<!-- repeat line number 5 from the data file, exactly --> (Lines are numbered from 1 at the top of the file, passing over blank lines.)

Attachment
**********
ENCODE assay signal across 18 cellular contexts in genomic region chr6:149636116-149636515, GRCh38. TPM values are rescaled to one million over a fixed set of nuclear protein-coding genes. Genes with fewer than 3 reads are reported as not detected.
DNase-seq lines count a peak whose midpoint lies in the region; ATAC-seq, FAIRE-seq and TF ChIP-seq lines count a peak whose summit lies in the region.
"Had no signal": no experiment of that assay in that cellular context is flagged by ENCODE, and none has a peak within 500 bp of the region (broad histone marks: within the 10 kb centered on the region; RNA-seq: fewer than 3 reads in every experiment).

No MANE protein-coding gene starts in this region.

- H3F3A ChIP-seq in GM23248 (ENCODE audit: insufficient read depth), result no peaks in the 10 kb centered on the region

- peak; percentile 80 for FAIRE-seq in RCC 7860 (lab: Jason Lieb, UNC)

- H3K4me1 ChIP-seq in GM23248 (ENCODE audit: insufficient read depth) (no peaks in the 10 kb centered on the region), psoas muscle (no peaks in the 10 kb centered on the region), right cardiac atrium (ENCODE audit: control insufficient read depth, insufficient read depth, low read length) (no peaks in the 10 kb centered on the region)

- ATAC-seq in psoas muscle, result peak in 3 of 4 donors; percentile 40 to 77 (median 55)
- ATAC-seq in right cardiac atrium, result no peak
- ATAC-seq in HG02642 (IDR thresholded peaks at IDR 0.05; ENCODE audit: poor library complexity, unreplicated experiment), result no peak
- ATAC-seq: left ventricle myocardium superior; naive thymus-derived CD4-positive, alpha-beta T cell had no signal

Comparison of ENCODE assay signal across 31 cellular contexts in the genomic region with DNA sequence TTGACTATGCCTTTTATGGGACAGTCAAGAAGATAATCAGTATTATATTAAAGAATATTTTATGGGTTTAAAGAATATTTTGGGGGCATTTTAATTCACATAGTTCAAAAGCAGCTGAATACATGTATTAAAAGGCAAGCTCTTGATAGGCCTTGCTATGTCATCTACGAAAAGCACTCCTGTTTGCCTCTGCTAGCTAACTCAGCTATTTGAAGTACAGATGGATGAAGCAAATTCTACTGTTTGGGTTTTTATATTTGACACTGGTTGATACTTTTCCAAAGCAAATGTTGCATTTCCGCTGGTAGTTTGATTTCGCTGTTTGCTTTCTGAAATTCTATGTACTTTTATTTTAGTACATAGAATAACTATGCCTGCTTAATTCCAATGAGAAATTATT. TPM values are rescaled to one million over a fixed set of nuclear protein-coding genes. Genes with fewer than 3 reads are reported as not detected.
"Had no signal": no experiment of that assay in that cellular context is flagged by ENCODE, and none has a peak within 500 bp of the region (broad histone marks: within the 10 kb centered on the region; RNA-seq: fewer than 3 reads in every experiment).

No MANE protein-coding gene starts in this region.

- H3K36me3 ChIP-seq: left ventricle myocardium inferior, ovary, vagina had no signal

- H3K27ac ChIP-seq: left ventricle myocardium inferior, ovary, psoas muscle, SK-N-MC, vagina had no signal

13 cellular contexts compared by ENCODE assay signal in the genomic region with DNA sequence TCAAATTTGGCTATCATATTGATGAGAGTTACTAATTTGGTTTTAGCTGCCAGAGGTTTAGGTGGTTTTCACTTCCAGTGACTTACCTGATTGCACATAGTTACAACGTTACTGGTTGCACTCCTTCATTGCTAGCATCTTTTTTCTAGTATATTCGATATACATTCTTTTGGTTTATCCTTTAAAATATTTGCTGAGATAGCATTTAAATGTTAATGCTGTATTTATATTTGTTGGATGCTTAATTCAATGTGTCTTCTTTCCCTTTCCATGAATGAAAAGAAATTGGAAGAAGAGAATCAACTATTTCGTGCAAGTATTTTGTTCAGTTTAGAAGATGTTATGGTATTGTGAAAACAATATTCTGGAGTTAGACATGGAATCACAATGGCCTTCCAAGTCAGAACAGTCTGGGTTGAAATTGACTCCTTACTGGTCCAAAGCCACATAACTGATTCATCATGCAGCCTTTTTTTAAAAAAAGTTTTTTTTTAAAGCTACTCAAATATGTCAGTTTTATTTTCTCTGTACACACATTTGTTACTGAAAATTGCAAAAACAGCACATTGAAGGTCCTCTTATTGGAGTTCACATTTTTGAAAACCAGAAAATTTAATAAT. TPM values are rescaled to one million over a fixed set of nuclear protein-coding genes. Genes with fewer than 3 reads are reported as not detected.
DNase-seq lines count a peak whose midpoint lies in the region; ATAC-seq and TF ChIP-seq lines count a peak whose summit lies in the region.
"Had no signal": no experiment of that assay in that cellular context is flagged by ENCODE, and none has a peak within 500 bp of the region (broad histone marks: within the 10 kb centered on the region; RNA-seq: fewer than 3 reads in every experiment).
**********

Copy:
- H3F3A ChIP-seq in GM23248 (ENCODE audit: insufficient read depth), result no peaks in the 10 kb centered on the region